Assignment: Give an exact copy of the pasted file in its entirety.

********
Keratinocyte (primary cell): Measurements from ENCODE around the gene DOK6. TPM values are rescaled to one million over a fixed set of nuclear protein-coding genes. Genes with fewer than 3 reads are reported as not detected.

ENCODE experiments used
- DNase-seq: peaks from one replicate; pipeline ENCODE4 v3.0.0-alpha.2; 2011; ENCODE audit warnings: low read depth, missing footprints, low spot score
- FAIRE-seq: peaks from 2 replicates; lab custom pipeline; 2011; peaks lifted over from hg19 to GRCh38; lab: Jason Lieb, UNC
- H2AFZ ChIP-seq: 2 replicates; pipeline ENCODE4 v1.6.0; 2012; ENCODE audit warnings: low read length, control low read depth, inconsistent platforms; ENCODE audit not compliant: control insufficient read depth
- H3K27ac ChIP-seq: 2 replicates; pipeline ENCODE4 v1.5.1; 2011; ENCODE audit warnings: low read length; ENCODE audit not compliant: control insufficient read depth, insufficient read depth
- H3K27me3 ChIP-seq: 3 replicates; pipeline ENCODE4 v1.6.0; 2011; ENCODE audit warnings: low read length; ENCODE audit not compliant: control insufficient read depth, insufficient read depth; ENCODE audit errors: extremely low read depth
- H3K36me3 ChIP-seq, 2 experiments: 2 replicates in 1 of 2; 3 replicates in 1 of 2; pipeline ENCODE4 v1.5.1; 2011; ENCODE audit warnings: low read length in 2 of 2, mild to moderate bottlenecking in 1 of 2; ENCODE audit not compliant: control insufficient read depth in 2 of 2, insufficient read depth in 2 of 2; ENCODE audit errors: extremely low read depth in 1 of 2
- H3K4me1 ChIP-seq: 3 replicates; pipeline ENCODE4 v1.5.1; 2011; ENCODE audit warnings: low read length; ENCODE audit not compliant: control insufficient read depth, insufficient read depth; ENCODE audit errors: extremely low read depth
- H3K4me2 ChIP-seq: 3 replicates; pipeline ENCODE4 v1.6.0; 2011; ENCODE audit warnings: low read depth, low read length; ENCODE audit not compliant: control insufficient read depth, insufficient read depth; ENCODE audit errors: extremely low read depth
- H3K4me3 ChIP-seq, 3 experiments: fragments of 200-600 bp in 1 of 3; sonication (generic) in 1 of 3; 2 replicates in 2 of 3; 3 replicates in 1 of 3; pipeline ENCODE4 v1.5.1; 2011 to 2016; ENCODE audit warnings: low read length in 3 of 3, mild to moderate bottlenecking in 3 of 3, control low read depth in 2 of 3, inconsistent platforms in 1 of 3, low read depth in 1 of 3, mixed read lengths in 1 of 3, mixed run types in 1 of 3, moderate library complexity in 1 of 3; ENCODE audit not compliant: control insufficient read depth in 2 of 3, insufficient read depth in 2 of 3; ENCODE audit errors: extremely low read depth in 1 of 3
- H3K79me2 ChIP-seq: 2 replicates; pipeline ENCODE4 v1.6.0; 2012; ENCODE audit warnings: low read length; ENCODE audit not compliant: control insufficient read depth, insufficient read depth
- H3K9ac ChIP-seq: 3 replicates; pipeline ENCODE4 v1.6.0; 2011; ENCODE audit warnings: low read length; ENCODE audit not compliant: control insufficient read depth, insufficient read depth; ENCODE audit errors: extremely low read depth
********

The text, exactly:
Keratinocyte (primary cell): Measurements from ENCODE around the gene DOK6. TPM values are rescaled to one million over a fixed set of nuclear protein-coding genes. Genes with fewer than 3 reads are reported as not detected.

ENCODE experiments used
- DNase-seq: peaks from one replicate; pipeline ENCODE4 v3.0.0-alpha.2; 2011; ENCODE audit warnings: low read depth, missing footprints, low spot score
- FAIRE-seq: peaks from 2 replicates; lab custom pipeline; 2011; peaks lifted over from hg19 to GRCh38; lab: Jason Lieb, UNC
- H2AFZ ChIP-seq: 2 replicates; pipeline ENCODE4 v1.6.0; 2012; ENCODE audit warnings: low read length, control low read depth, inconsistent platforms; ENCODE audit not compliant: control insufficient read depth
- H3K27ac ChIP-seq: 2 replicates; pipeline ENCODE4 v1.5.1; 2011; ENCODE audit warnings: low read length; ENCODE audit not compliant: control insufficient read depth, insufficient read depth
- H3K27me3 ChIP-seq: 3 replicates; pipeline ENCODE4 v1.6.0; 2011; ENCODE audit warnings: low read length; ENCODE audit not compliant: control insufficient read depth, insufficient read depth; ENCODE audit errors: extremely low read depth
- H3K36me3 ChIP-seq, 2 experiments: 2 replicates in 1 of 2; 3 replicates in 1 of 2; pipeline ENCODE4 v1.5.1; 2011; ENCODE audit warnings: low read length in 2 of 2, mild to moderate bottlenecking in 1 of 2; ENCODE audit not compliant: control insufficient read depth in 2 of 2, insufficient read depth in 2 of 2; ENCODE audit errors: extremely low read depth in 1 of 2
- H3K4me1 ChIP-seq: 3 replicates; pipeline ENCODE4 v1.5.1; 2011; ENCODE audit warnings: low read length; ENCODE audit not compliant: control insufficient read depth, insufficient read depth; ENCODE audit errors: extremely low read depth
- H3K4me2 ChIP-seq: 3 replicates; pipeline ENCODE4 v1.6.0; 2011; ENCODE audit warnings: low read depth, low read length; ENCODE audit not compliant: control insufficient read depth, insufficient read depth; ENCODE audit errors: extremely low read depth
- H3K4me3 ChIP-seq, 3 experiments: fragments of 200-600 bp in 1 of 3; sonication (generic) in 1 of 3; 2 replicates in 2 of 3; 3 replicates in 1 of 3; pipeline ENCODE4 v1.5.1; 2011 to 2016; ENCODE audit warnings: low read length in 3 of 3, mild to moderate bottlenecking in 3 of 3, control low read depth in 2 of 3, inconsistent platforms in 1 of 3, low read depth in 1 of 3, mixed read lengths in 1 of 3, mixed run types in 1 of 3, moderate library complexity in 1 of 3; ENCODE audit not compliant: control insufficient read depth in 2 of 3, insufficient read depth in 2 of 3; ENCODE audit errors: extremely low read depth in 1 of 3
- H3K79me2 ChIP-seq: 2 replicates; pipeline ENCODE4 v1.6.0; 2012; ENCODE audit warnings: low read length; ENCODE audit not compliant: control insufficient read depth, insufficient read depth
- H3K9ac ChIP-seq: 3 replicates; pipeline ENCODE4 v1.6.0; 2011; ENCODE audit warnings: low read length; ENCODE audit not compliant: control insufficient read depth, insufficient read depth; ENCODE audit errors: extremely low read depth